What’s this all about?
RetroArch is the official front-end for Libretro, an interface that allows for the easy creation of emulators and other applications.
EmulationStation is a graphical front-end that allows for the access of all games and emulators in one place and without a keyboard.
Together, they make a great team for a television kind of setup, with clean and beautiful graphic interface, perfectly suited to be used with a controller only.
RetroArch comes bundled with dozens of emulators ready for use, therefore it is a way better choice for an EmulationStation “combo” than installing (and configuring, and learning how to use, and…) ad-hoc emulators for each system.
This article aims to help anybody finding other guides to be unclear or simply targeted to tech-savvy users.
Also, this guide is Windows oriented (Windows 8.1 64bit to be more precise), but other than installing and finding the correct paths, the gist of it should be the same for any other operating system.
First thing first, we’re going to download all the software needed.
As for RetroArch (from now on simply RA), my suggestion is to download the nightly build, which is the latest, most updated, yet to be released version.
It could have some bugs, but the pros are totally worth the occasional crash.
You can find the latest nightly scrolling down to the bottom of this page, or you can simply use the direct link always pointing to the latest version.
Once you downloaded RA, just extract it wherever you please, possibly in an easily accessible folder (for example, I put in
D:\Apps\RetroArch). You don’t need to install anything: once extracted, RA is ready to go.
If you don’t know how to extract a .7z file, just download and install 7-Zip, which is also great at extracting basically any other compressed format; then, right-click on the file and you should find a new 7-Zip option.
EmulationStation (from now on simply ES) is way easier.
Simply download the latest version installer and install it wherever you want.
If you already searched for other guides about how to configure RetroArch, then you already know: it’s a huge pain in the back.
But let’s dive in.
Enter the folder where you installed RA (as I said before, mine is
D:\Apps\RetroArch), locate the
retroarch.exe file (the one with the Space Invaders icon: ) and launch it.
You’ll find yourself in an ancient-looking, unfriendly interface, with no mouse support. You can move around with the keyboard’s arrow keys, X to confirm, Z to cancel or go back and ESC to quit RA.
Do not fear and despair (yet): you should be able to use your controller right away! Just keep in mind that the buttons layout is the Super Nintendo one: A button to confirm and B button to cancel.
In case you cannot use your controller right away, let’s configure it.
Navigate the RA menu this way:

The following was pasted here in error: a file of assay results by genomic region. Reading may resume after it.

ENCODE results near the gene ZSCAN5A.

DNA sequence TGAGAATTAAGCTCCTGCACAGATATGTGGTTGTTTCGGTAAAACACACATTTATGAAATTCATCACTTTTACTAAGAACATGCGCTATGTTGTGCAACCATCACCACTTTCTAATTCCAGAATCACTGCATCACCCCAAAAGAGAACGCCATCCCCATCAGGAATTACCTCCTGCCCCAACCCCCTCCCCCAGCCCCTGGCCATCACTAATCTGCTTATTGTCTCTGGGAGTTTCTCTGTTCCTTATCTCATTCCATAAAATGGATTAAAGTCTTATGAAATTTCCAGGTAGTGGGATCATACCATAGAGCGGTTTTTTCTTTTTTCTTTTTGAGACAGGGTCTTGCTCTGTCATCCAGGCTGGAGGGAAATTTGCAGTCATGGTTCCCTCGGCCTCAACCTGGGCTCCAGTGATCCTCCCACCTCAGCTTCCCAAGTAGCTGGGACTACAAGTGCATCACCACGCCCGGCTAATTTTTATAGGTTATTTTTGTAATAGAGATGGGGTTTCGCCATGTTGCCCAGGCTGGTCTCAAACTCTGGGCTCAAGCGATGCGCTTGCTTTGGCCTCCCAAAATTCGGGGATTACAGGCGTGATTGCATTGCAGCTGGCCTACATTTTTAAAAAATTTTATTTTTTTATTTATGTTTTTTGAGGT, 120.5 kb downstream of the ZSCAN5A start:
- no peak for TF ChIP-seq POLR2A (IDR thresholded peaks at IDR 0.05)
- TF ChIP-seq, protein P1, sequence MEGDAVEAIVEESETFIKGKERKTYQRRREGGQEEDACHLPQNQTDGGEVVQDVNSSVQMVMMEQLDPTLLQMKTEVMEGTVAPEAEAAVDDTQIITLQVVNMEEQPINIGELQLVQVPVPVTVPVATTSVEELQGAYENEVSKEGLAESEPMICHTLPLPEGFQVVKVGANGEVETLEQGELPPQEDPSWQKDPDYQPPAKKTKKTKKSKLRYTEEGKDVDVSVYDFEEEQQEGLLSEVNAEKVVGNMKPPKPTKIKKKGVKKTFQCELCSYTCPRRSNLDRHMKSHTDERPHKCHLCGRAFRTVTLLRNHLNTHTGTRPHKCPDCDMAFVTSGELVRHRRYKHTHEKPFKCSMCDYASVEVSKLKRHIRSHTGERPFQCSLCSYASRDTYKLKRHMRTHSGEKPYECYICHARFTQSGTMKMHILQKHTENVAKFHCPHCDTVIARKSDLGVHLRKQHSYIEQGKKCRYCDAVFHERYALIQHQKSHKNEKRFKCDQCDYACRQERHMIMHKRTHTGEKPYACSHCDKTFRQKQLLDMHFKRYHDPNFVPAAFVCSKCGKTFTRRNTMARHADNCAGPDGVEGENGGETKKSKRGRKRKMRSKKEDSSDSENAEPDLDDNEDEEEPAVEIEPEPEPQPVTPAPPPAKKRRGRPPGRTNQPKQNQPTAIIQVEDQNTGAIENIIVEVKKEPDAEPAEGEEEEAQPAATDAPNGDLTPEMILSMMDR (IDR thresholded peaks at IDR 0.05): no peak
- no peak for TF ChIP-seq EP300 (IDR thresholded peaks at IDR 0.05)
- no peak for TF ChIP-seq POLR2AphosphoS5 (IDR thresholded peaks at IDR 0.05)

Settings > Input Settings > User 1 Bind All.
This will open a pop-up prompting to press the controller button for B. Just press the relative button on your controller and keep doing the same for any other button prompt RA will throw at you.
When you’re done, you’ll see that RA is perfectly usable with your controller.
Let’s go to the Video Settings menu:
Settings > Video Settings and set up the following settings like this (left and right to scroll through the various options):
- Use Auto Aspect Ratio: ON
- VSync: ON
- Hard GPU Sync: ON
Then go to
Settings > Driver Settings and choose gl as your Video Driver if needed.
Settings > Path Settings > Browser Directory and navigate through your computer’s filesystem to choose the folder where you’re storing your ROMs. In my case is
D:\Games\ROMs. Once you’ve found the folder you were looking for, select Use this directory and you’re done.
My suggestion is to keep your ROMs in a different sub-folder for each system (eg.
ROMs\SNES for your Super Nintendo games,
ROMs\GB for your Game Boy ones, etc.).
If you want, you can change the screenshot folder with the
Settings > Path Settings > Screenshot Directory option. It defaults to the Content directory which is the current loaded ROM folder (eg. if I take a screenshot of Super Metroid, it will be saved in the
D:\Games\ROMs\SNES folder), but you may want it to be a different one.
These are some shortcuts you’re likely to use at some point.
Of course, you can assign any and each of them to your controller in the
Settings > Input Settings page (just be sure to scroll down a lot to find them).
- F: switch between windowed and fullscreen
- F1: open RA menu while in game
- F2: quick save state
- F4: quick load state
- F8: take a screenshot
Using emulators in RetroArch
Nightly versions of RA don’t include any emulator to keep everything as light as possible. Luckily, it’s very simple to install emulators directly inside RetroArch, using the built-in Core Updater.
From the main menu, go to